On the supply side, higher prices for oil, if they persist, may increase production costs in oil-importing countries, which constitute the overwhelming majority of ESCAP countries. Higher prices of non-oil commodities should translate into higher earnings of a sizeable number of ESCAP economies, even with unchanged export volumes, especially given the relatively price-inelastic nature of short-run demand for such commodities. The greatest buoyancy currently visible on the supply side is in manufacturing, though. Several of the regional suppliers of electronic goods and other manufactured products within the crisis countries have been able to boost their production and exports significantly. This upswing is largely attributable to their enhanced competitiveness though crisis-induced currency depreciation and the persistence of strong United States demand for electronics goods in general, and for computers in particular. The strong cash flows so garnered have combined with lower domestic interest rates to attenuate somewhat the financing problems associated with the credit crunch in these countries.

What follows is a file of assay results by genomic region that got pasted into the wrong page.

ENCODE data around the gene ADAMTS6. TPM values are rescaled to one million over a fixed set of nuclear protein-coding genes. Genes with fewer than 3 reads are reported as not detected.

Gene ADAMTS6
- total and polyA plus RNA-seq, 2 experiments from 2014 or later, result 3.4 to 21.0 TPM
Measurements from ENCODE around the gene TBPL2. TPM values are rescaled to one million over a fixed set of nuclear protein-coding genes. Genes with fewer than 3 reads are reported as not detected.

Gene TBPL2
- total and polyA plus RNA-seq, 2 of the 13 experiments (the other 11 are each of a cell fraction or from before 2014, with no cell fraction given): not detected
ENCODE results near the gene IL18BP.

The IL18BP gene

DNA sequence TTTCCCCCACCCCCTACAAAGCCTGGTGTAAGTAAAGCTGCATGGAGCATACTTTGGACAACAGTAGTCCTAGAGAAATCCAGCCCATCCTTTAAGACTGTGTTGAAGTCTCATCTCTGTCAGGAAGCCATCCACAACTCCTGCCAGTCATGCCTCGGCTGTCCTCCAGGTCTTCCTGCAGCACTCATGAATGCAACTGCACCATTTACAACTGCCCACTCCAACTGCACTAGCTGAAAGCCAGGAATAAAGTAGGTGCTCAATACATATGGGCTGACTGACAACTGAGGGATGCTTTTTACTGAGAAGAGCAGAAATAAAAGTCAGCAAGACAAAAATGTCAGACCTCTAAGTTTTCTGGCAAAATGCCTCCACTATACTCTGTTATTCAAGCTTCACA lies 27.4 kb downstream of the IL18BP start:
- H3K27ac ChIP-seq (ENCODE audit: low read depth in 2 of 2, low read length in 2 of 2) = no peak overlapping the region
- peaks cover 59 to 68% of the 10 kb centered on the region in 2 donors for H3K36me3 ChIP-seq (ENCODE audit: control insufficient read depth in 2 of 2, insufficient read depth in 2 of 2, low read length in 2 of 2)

Another element of the silver lining is manifested in concerted efforts made by many regional manufacturers, especially those in the crisis countries, to improve their efficiency and flexibility, including in capital mobilization and utilization and in ensuring leaner inventories and payrolls.16 All these have contributed to enhancing productivity and export competitiveness. The present buoyancy in manufacturing and trade should continue well into the year 2000 on the basis of current demand and supply-side parameters. Once the initial stages of economic recovery and the associated trade expansion have been successfully completed, however, any broader-based increases in output capacity and exports will require much greater support from the domestic financial system within the crisis economies. It is in this connection that various caveats apply. In particular, the persistent constraints on bank lending cannot be relaxed without a satisfactory resolution of the bad loan problems, widespread corporate insolvency and high levels of corporate indebtedness.